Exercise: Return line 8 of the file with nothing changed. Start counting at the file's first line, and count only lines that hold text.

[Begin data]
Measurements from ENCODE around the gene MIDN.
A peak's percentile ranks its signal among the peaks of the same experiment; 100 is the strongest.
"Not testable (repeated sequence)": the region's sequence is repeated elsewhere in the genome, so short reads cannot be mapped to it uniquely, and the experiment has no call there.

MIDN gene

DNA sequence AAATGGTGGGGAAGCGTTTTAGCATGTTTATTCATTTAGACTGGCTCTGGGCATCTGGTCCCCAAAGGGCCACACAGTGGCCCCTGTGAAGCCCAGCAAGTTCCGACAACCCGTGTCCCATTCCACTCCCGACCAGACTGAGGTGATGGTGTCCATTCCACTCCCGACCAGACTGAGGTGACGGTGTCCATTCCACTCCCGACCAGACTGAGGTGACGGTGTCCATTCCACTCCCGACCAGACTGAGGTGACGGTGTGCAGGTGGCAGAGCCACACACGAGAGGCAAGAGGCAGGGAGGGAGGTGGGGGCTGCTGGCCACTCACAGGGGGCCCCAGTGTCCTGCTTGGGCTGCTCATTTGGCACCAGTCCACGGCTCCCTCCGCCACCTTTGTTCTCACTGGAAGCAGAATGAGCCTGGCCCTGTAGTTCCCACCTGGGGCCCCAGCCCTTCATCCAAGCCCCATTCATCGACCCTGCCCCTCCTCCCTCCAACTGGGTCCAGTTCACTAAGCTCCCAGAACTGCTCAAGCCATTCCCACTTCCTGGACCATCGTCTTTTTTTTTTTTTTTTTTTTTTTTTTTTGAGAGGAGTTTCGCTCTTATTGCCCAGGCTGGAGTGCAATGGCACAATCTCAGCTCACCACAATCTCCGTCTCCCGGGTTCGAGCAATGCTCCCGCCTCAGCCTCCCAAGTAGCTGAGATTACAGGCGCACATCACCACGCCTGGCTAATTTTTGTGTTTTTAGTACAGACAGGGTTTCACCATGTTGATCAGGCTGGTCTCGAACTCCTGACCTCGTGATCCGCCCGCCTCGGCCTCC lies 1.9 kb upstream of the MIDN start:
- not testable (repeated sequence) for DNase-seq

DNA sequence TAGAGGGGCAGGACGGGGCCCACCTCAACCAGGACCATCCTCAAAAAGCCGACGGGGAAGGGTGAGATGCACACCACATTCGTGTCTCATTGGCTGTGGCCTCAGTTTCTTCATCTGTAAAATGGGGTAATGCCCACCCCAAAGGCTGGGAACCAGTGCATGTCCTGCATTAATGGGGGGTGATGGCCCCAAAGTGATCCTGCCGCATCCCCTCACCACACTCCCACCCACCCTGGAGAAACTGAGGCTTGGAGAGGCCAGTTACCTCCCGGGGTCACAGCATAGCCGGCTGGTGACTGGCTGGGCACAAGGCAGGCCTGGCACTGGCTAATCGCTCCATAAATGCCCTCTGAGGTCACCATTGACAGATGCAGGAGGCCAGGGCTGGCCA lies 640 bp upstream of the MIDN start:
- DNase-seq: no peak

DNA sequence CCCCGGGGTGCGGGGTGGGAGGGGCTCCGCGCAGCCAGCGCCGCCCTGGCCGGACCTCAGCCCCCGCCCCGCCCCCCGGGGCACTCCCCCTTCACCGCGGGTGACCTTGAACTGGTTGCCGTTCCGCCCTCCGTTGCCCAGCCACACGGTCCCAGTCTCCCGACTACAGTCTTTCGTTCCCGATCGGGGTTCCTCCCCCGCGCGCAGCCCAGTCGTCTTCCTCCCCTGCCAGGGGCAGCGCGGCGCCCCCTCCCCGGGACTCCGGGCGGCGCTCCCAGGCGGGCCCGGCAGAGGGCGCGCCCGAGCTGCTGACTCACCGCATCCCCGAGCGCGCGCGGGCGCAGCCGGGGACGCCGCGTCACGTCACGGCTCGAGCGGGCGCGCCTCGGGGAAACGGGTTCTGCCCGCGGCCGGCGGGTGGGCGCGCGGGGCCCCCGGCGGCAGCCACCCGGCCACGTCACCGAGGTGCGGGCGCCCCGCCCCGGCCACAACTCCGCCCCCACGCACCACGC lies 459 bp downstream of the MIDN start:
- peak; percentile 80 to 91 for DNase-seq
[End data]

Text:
- DNase-seq: no peak